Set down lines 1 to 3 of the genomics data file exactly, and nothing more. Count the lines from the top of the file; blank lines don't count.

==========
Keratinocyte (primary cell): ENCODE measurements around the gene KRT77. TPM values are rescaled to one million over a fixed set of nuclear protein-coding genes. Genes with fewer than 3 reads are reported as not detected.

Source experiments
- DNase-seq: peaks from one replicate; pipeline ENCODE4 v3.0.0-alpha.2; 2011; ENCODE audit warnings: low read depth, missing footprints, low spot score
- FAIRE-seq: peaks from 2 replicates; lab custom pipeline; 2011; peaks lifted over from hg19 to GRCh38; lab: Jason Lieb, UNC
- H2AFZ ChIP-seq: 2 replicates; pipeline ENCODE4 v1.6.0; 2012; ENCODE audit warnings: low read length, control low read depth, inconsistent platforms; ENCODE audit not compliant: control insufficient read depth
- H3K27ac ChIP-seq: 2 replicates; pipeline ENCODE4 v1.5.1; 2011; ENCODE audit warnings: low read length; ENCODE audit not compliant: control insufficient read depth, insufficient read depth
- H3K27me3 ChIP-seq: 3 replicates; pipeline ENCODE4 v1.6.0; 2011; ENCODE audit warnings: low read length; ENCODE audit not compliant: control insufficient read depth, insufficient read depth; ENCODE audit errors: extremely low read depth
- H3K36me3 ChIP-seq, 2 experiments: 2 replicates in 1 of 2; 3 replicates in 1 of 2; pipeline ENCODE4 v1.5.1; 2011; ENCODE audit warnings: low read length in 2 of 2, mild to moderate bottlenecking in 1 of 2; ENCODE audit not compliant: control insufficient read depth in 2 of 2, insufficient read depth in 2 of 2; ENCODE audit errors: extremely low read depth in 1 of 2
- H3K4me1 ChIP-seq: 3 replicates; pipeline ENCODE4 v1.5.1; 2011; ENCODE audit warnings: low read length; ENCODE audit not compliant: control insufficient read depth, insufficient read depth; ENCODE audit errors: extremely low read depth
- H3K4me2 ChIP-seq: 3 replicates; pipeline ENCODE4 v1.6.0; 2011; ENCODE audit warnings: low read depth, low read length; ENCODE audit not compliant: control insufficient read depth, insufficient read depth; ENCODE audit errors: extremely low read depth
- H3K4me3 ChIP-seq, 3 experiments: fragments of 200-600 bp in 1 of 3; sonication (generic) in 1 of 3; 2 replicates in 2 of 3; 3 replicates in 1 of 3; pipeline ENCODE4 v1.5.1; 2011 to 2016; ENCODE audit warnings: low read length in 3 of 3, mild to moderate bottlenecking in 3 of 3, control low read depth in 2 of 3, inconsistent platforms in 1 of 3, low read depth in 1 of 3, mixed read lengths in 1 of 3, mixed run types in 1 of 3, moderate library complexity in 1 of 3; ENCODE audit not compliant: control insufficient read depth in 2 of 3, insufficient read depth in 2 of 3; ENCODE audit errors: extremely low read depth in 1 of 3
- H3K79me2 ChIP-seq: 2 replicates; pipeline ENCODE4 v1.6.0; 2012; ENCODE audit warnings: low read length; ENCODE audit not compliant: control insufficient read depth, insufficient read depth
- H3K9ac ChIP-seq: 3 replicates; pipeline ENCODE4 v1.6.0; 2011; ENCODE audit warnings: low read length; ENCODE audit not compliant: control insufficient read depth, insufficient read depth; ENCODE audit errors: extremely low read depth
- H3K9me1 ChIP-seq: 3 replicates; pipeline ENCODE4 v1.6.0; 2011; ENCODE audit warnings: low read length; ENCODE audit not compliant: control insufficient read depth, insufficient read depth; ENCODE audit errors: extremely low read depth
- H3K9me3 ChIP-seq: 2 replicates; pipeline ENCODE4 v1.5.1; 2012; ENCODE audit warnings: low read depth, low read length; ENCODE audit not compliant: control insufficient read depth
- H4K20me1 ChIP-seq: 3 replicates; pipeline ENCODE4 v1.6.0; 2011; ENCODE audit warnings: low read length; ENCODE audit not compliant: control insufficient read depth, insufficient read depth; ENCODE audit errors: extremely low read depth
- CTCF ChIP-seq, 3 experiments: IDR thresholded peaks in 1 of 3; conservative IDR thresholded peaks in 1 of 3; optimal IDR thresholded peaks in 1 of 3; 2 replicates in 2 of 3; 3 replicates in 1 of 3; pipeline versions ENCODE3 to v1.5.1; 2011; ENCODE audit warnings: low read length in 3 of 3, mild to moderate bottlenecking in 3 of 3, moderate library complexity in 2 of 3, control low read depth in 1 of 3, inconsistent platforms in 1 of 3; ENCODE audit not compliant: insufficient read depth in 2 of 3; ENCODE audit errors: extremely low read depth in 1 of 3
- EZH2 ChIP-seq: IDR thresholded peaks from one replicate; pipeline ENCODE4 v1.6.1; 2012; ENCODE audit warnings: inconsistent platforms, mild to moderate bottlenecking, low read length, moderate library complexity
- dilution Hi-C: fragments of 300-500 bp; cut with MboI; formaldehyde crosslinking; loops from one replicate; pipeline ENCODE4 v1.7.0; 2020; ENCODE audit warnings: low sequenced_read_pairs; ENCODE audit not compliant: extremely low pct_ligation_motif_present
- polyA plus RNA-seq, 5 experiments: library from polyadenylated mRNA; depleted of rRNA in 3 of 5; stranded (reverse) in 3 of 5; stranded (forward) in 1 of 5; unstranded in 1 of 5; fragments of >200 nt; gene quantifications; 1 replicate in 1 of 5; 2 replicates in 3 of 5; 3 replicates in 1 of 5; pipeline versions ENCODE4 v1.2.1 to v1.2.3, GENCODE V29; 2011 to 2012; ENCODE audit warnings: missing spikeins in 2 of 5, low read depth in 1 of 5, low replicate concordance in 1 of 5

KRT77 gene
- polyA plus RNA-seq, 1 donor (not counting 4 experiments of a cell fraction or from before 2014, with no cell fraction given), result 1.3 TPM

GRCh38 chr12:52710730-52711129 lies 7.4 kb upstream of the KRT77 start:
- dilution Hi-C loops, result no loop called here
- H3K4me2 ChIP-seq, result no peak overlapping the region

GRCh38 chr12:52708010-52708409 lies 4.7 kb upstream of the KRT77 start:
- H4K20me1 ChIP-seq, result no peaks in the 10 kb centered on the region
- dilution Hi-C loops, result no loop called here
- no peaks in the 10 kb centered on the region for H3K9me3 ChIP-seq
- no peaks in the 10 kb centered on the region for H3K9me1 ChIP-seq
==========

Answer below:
Keratinocyte (primary cell): ENCODE measurements around the gene KRT77. TPM values are rescaled to one million over a fixed set of nuclear protein-coding genes. Genes with fewer than 3 reads are reported as not detected.

Source experiments
- DNase-seq: peaks from one replicate; pipeline ENCODE4 v3.0.0-alpha.2; 2011; ENCODE audit warnings: low read depth, missing footprints, low spot score